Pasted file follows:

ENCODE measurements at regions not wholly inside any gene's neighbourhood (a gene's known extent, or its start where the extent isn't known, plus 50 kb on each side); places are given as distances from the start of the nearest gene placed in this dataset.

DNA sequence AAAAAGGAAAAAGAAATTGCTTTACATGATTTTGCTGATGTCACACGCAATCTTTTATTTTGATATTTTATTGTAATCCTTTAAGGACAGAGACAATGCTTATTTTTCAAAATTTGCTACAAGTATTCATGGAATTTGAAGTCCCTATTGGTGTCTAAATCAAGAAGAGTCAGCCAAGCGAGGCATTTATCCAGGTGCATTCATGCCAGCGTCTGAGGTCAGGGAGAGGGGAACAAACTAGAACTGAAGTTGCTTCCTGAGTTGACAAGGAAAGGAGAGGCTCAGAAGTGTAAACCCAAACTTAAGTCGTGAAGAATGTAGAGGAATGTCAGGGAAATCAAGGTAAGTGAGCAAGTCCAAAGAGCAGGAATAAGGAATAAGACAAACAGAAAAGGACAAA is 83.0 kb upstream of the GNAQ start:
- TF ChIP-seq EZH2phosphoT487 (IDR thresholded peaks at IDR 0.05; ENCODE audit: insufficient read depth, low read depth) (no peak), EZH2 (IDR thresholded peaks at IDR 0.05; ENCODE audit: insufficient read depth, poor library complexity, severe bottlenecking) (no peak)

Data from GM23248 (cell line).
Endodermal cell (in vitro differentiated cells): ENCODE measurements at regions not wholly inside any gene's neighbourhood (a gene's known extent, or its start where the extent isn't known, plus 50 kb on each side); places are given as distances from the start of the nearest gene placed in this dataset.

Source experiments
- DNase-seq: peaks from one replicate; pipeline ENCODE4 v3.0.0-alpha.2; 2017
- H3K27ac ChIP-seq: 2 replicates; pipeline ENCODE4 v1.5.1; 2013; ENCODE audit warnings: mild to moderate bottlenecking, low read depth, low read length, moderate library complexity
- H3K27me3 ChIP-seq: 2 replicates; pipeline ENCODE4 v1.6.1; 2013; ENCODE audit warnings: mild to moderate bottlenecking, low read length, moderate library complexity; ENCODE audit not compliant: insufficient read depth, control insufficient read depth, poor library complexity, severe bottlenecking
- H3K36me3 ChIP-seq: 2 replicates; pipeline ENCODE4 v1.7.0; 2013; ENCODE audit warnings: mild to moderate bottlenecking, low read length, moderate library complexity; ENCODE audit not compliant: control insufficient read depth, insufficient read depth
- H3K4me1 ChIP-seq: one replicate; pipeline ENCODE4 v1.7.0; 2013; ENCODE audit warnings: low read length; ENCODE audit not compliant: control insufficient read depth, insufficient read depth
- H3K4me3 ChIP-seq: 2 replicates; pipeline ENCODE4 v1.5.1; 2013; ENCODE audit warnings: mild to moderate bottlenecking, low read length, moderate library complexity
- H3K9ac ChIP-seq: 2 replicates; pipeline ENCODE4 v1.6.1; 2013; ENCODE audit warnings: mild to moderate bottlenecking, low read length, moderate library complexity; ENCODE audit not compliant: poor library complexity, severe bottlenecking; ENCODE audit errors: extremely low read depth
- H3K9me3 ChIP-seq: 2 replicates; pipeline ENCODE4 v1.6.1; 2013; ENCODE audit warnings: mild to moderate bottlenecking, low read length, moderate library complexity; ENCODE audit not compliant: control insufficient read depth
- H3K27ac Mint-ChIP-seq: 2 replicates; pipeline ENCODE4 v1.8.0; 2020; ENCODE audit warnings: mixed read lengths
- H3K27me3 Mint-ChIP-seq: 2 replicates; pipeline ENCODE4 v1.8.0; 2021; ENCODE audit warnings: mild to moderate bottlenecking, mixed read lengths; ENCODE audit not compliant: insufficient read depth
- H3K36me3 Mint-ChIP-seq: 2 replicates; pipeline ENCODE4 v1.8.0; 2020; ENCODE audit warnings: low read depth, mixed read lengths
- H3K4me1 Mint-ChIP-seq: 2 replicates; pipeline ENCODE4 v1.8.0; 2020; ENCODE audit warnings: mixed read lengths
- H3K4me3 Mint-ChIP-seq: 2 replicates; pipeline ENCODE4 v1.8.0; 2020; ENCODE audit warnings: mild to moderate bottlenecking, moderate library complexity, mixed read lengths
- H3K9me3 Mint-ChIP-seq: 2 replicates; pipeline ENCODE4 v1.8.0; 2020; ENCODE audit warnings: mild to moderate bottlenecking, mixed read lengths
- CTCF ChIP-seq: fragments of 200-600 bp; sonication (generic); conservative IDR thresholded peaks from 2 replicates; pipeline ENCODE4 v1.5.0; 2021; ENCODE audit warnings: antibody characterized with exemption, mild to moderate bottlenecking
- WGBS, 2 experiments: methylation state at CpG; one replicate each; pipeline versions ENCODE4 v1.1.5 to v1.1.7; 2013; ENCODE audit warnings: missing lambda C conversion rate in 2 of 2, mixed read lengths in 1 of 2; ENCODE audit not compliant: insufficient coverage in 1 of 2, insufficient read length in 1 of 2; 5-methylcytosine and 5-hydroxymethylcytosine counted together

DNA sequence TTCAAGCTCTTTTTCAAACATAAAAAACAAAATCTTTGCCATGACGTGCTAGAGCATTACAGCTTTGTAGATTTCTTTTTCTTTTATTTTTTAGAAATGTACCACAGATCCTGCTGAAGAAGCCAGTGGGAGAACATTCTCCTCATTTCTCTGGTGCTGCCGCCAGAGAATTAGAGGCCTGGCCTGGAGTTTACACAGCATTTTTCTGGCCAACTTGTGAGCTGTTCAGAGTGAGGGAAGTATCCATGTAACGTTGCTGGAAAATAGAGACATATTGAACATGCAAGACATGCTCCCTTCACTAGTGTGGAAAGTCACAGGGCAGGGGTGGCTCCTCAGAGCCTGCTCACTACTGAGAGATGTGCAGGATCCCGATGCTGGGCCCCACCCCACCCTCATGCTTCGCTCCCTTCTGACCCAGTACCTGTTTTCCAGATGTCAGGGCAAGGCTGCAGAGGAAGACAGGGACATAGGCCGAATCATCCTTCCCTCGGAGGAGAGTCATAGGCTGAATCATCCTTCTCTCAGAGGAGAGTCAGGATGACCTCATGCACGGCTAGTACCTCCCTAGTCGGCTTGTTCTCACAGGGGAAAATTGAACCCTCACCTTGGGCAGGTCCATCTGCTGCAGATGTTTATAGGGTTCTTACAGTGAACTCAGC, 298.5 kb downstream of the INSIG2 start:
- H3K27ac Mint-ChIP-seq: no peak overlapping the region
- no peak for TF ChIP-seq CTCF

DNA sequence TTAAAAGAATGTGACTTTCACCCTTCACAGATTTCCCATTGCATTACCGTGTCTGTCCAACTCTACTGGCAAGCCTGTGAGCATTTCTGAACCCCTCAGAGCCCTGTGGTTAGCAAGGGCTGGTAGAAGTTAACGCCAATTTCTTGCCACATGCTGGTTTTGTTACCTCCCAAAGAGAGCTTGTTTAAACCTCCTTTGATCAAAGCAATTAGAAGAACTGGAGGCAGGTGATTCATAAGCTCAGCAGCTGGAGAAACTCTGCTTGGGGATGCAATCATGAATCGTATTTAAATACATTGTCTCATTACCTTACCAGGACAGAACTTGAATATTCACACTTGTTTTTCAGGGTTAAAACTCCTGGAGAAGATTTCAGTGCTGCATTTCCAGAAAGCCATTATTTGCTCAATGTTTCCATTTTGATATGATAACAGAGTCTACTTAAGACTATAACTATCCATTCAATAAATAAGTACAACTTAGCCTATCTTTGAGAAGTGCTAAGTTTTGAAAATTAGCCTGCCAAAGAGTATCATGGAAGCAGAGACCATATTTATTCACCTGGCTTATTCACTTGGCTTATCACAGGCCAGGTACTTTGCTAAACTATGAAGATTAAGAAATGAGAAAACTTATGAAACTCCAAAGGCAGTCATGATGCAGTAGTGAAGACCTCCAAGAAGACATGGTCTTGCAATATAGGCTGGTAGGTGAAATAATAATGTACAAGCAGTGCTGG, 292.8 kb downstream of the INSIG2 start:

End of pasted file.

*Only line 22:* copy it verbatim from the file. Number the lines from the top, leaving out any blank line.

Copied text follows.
- WGBS, 2 experiments: methylation state at CpG; one replicate each; pipeline versions ENCODE4 v1.1.5 to v1.1.7; 2013; ENCODE audit warnings: missing lambda C conversion rate in 2 of 2, mixed read lengths in 1 of 2; ENCODE audit not compliant: insufficient coverage in 1 of 2, insufficient read length in 1 of 2; 5-methylcytosine and 5-hydroxymethylcytosine counted together